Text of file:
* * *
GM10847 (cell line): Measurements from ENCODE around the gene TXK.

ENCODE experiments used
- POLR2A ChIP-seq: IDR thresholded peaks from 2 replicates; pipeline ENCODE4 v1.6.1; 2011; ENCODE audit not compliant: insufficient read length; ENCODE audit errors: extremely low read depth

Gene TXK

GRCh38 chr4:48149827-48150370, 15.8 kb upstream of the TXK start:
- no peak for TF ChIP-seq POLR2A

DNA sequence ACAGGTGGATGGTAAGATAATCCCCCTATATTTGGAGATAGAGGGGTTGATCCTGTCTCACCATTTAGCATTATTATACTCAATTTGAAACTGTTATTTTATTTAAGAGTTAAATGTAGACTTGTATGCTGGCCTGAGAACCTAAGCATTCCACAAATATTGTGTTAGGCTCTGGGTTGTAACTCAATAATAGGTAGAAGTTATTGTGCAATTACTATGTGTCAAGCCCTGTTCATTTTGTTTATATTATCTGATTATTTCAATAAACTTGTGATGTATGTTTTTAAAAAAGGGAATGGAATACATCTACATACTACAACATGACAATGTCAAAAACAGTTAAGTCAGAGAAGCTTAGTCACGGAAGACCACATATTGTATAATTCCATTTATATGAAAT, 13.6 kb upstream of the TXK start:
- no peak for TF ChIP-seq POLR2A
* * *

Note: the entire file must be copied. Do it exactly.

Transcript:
GM10847 (cell line): Measurements from ENCODE around the gene TXK.

ENCODE experiments used
- POLR2A ChIP-seq: IDR thresholded peaks from 2 replicates; pipeline ENCODE4 v1.6.1; 2011; ENCODE audit not compliant: insufficient read length; ENCODE audit errors: extremely low read depth

Gene TXK

GRCh38 chr4:48149827-48150370, 15.8 kb upstream of the TXK start:
- no peak for TF ChIP-seq POLR2A

DNA sequence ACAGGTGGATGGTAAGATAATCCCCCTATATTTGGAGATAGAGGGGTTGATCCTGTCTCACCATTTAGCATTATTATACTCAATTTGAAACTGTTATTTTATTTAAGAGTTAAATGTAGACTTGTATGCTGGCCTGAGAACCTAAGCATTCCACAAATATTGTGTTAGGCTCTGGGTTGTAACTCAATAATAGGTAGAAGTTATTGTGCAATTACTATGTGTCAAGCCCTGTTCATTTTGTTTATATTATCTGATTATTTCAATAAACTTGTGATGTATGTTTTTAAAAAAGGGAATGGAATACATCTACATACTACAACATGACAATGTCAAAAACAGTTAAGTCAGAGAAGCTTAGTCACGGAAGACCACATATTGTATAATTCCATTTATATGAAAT, 13.6 kb upstream of the TXK start:
- no peak for TF ChIP-seq POLR2A